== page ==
Keep it foolish: London’s “cool” has built an economy around tech-savvy young people. Photo: Wayne Tippetts/Rex
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Love or hate them, East London’s hipsters have fuelled a vast economy

Most of us rolled our eyes at the invasion of hipsters, but the “Flat White Economy” is flourishing.

The Flat White Economy
Douglas McWilliams
Duckworth Overlook, 256pp, £16.99

“Year after year the annual report of the Uganda Protectorate has referred, under the heading of industry, to a few large undertakings directly sponsored by the government,” wrote the economist W Elkan in 1959. “At the same time the multifarious development of furniture workshops, soap mills, tyre retreading plants, bakeries and brickfields has gone on largely unnoticed. An official who was once asked about Kampala’s industrial area said: ‘There are no industries there – only a lot of furniture works, bakeries, maize mills and soda
water factories.’”

Modern economies are complex and constantly in flux. As a result, understanding what is going on in them and where they are heading next is difficult. You might have thought that civil servants and the economists who work for them would have an advantage over the rest of us. In reality – as the story above shows – their preconceived ideas of what counts as “genuine” economic activity can generate blind spots even more egregious than our own.

There are exceptions. Douglas McWilliams, the founder of one of the UK’s leading economic consultancies, has spent his career trying to get at what is really going on in the UK through that most unfashionable of economic activities: detailed empirical research. In his new book, he shows how surprising the results can be.

His story starts with the resilience of London during the financial crisis of 2008. Many analysts thought that the crash would rebalance the British economy away from the capital. They were wrong.

In 2009, London’s output collapsed and house prices plummeted. But its recovery was exceptionally rapid. By 2013, employment was growing at 4.4 per cent a year. House prices were more than 10 per cent above their 2007 peak, while elsewhere they were still 10 per cent below. London has been leading the UK recovery, not slowing it down. Where did this renewed vitality come from? Rather like those Kampala soap mills, the answer, McWilliams argues, is staring us in the face – and we’ll see it as soon as we shed our preconceptions.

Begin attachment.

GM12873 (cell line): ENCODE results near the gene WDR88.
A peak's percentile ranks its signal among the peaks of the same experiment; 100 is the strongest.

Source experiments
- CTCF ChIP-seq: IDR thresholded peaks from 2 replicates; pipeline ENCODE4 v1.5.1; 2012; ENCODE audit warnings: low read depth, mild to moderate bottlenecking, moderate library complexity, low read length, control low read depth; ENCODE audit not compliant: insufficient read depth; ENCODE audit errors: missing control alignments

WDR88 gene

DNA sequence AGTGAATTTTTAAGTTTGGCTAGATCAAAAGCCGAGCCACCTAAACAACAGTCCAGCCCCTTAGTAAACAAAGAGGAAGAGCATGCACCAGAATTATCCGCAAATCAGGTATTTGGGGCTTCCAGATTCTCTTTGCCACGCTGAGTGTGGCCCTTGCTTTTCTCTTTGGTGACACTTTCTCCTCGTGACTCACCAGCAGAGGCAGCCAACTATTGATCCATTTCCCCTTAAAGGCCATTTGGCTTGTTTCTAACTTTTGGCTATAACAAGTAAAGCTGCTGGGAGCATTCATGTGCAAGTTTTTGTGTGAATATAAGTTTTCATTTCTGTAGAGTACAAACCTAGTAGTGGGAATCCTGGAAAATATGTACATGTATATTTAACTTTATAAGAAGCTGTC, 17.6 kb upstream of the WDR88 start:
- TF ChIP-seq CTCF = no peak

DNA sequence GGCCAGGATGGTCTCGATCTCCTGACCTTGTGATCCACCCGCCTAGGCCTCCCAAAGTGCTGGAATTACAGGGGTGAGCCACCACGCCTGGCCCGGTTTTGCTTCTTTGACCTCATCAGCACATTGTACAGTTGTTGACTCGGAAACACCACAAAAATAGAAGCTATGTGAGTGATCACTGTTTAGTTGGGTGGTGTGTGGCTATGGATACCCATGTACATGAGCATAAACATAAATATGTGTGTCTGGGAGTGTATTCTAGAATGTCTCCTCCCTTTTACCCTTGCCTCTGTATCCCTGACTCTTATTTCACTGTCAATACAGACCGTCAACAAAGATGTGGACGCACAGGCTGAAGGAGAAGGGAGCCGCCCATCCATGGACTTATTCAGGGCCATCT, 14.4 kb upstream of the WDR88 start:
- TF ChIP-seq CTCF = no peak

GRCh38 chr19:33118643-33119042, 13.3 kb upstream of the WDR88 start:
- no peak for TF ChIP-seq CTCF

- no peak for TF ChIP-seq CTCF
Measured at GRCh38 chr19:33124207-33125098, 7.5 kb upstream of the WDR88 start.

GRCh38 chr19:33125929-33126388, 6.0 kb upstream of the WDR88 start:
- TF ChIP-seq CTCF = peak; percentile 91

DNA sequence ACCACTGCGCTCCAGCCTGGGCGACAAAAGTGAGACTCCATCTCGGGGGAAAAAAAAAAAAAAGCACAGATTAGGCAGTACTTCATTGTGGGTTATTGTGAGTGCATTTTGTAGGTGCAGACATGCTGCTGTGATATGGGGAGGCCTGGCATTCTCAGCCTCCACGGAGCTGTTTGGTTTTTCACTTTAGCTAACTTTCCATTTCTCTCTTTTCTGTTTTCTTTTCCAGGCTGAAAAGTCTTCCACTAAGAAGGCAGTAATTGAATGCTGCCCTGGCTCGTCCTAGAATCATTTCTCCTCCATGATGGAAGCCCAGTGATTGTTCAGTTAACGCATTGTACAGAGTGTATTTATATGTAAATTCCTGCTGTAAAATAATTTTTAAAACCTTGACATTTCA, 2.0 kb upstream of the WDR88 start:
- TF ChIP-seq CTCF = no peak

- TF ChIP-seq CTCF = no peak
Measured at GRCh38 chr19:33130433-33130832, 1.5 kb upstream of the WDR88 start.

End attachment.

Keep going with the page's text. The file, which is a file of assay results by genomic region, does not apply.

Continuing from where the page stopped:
No one visiting east London over the past half-decade can have failed to notice that there are a lot of young people about. They have come from all over Europe and hang out in Shoreditch, Bethnal Green and the rest of the old “City fringes”. They ride bicycles, wear second-hand clothes and have elaborate facial hair (the male ones, anyway). And they drink a lot of coffee – often of the “flat white” variety.

Most of us rolled our eyes at this invasion of the hipsters and assumed, like the Ugandan official, that the real action must be going on elsewhere. McWilliams and his colleagues have crunched the numbers and found that the opposite is true. They argue that this influx of tech-savvy young people is a symptom of the flourishing of what they have termed the “Flat White Economy”: the dense network of digital marketing, computer programming, software publishing and video post-production businesses that have sprung up in and around Shoreditch since 2008. This is no lost generation of frugal fashionistas, in other words, but the economic engine of the future: less Nathan Barley, more Steve Jobs.

The statistics are striking. The Flat White Economy is big. Across the UK, the media, information and communication sectors account for nearly 8 per cent of GDP – the size of the car manufacturing and oil and gas industries combined. It is also growing rapidly. McWilliams reckons that its share of GDP will double over the next decade. Most impressively, though, it is extraordinarily entrepreneurial. Between 2012 and 2014, more businesses were created in the single London postcode of EC1V than in the whole of Manchester and Newcastle put together.

Why has the Flat White Economy taken off in east London quicker than anywhere else? It is all down, McWilliams argues in most orthodox fashion, to supply and demand. On the demand side, the UK is a unique environment for digital business because it has proportionately by far the ­highest level of online retailing in the world. One study projects that nearly a quarter of all UK retail will take place online next year – twice as much as in Germany and three times the level in the US or Japan. Britons love to shop online, generating a critical level of demand for digital marketing and advertising services.

On the supply side, meanwhile, McWilliams points above all to the availability of young, educated and entrepreneurial people from all over Europe (thanks to freedom of movement within the EU) who want to come to London not because it’s cheap or easy to live in, nor even because they can get rich there, but because it’s cool. It’s an analysis that, unlike a lot of dry economics, chimes with reality. Indeed, the eponymous flat whites prove the point: why else would anyone want to pay £2.70 for a cup of milky coffee?

There has long been a tendency on the left to disdain service industries such as those at the heart of the Flat White Economy as not quite the real thing – from Harold Wilson’s scorn for the “candy-floss economy” in the 1960s to Larry Elliott and Dan Atkinson’s 2007 excoriation of Tony Blair’s Britain as “Fantasy Island”. McWilliams makes a persuasive case that it was these industries that saved us from disaster after 2008 and hold the keys to our economic future. For questioning that prejudice alone, his book deserves to be read.